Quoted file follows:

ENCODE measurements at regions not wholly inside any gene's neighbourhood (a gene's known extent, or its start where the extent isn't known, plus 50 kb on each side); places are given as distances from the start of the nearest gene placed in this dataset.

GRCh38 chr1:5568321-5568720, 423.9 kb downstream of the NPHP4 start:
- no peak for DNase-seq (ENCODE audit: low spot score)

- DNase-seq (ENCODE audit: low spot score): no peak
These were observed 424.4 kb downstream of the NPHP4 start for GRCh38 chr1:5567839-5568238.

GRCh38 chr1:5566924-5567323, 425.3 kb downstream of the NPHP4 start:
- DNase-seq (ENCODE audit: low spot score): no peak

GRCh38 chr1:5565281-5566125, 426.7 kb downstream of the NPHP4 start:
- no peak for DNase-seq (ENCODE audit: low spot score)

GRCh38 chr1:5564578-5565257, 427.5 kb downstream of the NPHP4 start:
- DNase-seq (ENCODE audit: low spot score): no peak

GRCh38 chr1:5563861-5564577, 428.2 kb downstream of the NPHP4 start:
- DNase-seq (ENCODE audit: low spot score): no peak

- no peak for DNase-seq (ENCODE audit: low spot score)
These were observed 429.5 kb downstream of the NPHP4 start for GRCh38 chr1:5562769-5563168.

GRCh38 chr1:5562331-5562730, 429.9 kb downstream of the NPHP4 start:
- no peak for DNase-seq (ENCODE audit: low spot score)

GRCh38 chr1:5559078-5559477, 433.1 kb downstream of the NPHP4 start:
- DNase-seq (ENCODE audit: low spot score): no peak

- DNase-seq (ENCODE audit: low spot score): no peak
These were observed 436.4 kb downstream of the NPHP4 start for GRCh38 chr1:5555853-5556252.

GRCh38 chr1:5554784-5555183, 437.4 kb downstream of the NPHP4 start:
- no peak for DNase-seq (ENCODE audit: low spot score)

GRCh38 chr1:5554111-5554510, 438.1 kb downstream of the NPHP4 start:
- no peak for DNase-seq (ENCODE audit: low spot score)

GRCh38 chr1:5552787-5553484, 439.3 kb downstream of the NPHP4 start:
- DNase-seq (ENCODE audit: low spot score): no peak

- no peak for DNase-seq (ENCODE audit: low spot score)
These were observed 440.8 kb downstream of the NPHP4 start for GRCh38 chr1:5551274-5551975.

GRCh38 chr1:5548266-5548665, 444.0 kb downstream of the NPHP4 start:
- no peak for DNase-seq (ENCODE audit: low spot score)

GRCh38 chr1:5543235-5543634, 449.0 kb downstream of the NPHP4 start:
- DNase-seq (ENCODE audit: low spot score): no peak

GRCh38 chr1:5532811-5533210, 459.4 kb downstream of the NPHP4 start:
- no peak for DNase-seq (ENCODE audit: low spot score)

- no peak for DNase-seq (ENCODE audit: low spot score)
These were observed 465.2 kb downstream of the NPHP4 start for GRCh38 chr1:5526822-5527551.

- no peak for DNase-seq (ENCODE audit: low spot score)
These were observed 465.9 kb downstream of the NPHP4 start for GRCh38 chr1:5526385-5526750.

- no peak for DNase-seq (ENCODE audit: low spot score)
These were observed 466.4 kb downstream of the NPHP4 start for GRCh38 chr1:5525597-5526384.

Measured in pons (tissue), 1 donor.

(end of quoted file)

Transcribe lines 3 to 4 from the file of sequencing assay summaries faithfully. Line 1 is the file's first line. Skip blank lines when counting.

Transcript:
- no peak for DNase-seq (ENCODE audit: low spot score)

- DNase-seq (ENCODE audit: low spot score): no peak